Then it was off to D and J, who both work primarily in Health. They both told me a little about the projects they’re working on, and then J asked for my spheel and seemed to like what I said about my JP. When I was done, she said she was going to ask why I decided to major in sociology, but that she could tell by the way I’d answered the previous question that I’m really passionate about it. (+2 for me) D asked me questions about time management and working in teams and being involved in lots of things at once and said what she was most impressed by was all of the leadership roles I’ve had, so I talked a little bit about balancing different kinds of work and showed how I can take the initiative by talking about having gone from never having acted in my life to being on the BAC|Drama board, writing and co-writing two one-acts, and directing two one-acts in the course of a semester.
Then E, KM, and JB came to take me to lunch. KM and JB both hold the position I’m applying for, and E had just been promoted to the next level up from that position. They were SO MUCH FUN and seem like they’d be really fly coworkers. They seemed really interested in my thesis and offered their opinions based on the various schools that they’d gone to (Northwestern, Dartmouth, and…I’m not sure where JB went.) They were telling me about how they’ve been involved in various projects–E just got to go to Africa for three weeks in August for something work related, how cool is that?!–and how they like TB and the company overall. They all had great things to say, even when I told them to be real with me. And they were telling me about how fabulous a city DC is and how it doesn’t feel overwhelmingly large like NY but is still full of stuff to do and lots of free stuff (who doesn’t love free stuff?). And they were saying the company has a really social atmosphere, both professionally because everyone goes by their first name regardless of their position and everyone’s door is always open for questions/advice, and personally in terms of there’s a softball team, an ultimate frisbee team, an a capella group, a gym on the premises, parties when projects are finished, holiday parties, they go out to happy hour together a lot. And OH MY WORD I had the absolute best macaroni and cheese of my life. It was a good southern-style baked mac with shrimp baked in. E ordered it first and it just sounded so good when he was saying it that I instantly switched from what I was originally intending to order, and that was the best decision of my day, because it was orgasmic. We had to fist bump at the awesomeness of our meal (and later at our love of Waffle House) and kept talking about how good it was to the point that KM and JB wanted to taste. (Restaurant was called The Watershed, if anyone in the DC area wants to check it out. On First St. NE, about 6 or so blocks from Union Station.)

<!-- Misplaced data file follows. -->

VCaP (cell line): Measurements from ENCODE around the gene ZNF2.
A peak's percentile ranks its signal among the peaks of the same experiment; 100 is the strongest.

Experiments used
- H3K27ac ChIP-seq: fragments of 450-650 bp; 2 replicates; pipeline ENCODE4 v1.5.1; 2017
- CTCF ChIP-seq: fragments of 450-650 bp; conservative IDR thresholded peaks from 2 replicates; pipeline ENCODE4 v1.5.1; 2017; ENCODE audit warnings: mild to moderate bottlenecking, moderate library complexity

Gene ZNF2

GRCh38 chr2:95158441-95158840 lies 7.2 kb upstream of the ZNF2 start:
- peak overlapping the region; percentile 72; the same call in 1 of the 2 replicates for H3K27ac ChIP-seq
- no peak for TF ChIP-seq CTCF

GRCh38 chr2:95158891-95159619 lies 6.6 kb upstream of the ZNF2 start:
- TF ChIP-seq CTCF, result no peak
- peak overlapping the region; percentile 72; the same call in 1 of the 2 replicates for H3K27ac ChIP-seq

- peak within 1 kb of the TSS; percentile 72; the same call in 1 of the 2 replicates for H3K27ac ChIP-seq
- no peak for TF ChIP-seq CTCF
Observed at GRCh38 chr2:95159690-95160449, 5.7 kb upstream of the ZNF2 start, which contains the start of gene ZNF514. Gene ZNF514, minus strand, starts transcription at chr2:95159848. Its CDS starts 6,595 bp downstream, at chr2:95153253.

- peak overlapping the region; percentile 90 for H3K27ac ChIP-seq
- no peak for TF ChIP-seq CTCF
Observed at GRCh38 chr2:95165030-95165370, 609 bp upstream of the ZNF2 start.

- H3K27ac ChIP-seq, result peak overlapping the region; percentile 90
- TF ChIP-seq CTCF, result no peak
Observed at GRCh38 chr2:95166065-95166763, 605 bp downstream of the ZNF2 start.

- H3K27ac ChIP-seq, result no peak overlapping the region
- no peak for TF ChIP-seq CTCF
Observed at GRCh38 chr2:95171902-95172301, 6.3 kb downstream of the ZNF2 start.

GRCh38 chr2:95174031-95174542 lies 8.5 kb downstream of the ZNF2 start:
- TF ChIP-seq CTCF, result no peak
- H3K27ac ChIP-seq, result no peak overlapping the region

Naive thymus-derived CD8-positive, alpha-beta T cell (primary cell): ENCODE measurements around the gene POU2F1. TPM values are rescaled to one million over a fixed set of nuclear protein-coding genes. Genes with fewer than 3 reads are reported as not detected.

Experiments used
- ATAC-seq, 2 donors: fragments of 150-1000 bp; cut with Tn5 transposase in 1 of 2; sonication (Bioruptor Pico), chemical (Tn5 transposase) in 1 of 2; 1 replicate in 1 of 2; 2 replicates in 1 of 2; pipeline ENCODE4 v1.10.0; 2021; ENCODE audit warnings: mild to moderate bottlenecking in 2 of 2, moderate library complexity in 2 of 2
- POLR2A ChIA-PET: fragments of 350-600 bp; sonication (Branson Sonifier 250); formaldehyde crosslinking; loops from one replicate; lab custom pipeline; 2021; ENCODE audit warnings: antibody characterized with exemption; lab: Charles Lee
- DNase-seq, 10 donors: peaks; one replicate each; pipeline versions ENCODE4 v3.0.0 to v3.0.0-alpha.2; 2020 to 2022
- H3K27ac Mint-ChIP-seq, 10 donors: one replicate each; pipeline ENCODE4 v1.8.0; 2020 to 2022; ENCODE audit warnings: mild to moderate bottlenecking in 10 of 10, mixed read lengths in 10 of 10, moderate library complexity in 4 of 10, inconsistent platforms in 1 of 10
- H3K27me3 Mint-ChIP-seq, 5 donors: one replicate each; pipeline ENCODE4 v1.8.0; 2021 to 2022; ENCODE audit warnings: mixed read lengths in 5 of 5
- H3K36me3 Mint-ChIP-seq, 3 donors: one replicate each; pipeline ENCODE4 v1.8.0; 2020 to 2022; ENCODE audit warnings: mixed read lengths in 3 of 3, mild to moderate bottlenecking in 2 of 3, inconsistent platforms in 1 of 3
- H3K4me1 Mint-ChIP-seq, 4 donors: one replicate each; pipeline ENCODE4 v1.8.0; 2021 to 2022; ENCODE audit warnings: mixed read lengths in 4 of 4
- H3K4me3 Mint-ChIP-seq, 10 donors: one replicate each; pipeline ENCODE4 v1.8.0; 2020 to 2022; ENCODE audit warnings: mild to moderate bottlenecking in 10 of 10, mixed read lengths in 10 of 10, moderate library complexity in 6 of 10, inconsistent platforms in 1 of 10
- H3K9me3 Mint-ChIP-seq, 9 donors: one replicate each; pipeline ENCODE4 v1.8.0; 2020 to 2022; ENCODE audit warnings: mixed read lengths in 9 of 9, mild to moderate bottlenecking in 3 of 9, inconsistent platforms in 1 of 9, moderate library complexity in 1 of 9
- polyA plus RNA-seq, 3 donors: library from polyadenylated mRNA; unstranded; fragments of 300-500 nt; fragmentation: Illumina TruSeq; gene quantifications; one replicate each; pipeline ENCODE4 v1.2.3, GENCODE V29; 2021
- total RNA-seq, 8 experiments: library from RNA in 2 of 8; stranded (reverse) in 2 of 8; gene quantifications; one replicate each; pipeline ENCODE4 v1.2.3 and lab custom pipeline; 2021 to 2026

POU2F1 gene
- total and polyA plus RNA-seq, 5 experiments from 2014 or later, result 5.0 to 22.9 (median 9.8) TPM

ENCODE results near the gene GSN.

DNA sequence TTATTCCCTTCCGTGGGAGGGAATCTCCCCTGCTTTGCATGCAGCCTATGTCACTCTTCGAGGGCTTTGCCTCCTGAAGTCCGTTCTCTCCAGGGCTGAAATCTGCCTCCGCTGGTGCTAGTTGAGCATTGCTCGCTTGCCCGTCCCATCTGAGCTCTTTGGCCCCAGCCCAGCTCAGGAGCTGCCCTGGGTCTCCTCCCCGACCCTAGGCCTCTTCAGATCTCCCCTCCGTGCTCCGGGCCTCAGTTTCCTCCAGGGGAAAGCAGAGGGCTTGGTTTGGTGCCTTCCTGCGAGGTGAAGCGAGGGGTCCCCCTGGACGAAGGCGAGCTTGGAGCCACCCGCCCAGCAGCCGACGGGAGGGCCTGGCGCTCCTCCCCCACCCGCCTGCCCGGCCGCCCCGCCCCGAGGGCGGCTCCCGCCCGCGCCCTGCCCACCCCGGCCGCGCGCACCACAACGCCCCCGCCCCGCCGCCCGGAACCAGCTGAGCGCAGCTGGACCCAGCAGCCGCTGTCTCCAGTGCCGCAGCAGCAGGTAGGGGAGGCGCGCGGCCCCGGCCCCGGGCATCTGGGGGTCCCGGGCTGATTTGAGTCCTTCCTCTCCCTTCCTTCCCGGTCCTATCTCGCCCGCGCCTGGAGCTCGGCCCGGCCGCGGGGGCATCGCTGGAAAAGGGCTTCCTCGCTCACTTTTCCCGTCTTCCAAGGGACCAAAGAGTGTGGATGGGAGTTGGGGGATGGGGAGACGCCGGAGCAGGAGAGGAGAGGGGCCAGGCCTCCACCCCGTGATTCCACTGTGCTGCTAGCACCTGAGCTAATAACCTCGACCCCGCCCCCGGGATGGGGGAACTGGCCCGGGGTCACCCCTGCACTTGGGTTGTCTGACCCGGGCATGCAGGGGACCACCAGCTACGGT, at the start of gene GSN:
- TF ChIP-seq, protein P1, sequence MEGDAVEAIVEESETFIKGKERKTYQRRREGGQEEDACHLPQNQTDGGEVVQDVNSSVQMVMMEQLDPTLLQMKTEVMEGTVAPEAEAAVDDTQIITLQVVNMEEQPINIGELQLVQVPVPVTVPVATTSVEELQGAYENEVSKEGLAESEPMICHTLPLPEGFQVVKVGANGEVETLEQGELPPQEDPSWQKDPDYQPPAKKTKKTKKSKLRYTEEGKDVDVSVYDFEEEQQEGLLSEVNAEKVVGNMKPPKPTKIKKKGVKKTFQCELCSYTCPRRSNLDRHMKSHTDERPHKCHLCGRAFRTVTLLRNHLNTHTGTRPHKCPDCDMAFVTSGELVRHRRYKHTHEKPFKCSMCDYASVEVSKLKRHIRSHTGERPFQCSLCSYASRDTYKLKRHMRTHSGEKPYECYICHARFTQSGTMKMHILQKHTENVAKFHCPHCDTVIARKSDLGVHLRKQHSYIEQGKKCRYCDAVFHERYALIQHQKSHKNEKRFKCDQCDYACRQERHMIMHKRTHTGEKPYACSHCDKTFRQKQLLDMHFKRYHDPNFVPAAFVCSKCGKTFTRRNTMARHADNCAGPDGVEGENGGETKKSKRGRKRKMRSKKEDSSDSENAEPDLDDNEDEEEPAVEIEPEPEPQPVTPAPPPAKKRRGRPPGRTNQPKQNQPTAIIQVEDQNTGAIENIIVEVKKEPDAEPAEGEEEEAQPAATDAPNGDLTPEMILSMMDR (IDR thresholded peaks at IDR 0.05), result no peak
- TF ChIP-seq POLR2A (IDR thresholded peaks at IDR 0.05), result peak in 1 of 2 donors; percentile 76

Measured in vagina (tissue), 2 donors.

After lunch they took me to meet D, the Director of the department I’d be working for, and within two minutes of me being in her office, she was telling me how fascinated she was by my writing sample (an excerpt of my junior independent work) and asking if what she had was the whole thing or would she be disappointed when she got to the end. I told her it was just an excerpt and she leaped up to get me one of her business cards so I could email her the entire thing, and she was saying how a) she was interested because she does a lot of work with college-aged students and b) it’s more well-written than any writing samples she’s seen in a long time, and writing isn’t usually such a strong suit of their applicants. (+100 for me) We talked a little bit about how my day had gone so far and I told her how surprised I was that I’d been enjoying the entire thing, and then she asked more about my interest in the company and my future plans and yada yada a lot of the same stuff other people had talked about. Then she explained what happens from here: they’ve done this four hour interview with a few candidates, and then they’ll have a big group meeting with everyone on the interview team to talk about how people vibed with the candidates and who has the skills they’re looking for, and when they make a decision Human Resources will reach out to the lucky candidate.
And then the woman from Human Resources who had met me first met me again, and gave me a big packet full of information about various benefits, took my receipts from my train tickets so that I can be reimbursed (in 2-3 weeks, not cute for broke college students, haha), and sent me on my way. I unfortunately didn’t get to see Pariah because everything went right according to schedule rather than ending early, but still I didn’t know it was possible to enjoy yourself during an interview like this.
I want this job. I want it so bad(ly). So keep your fingers crossed for me, please!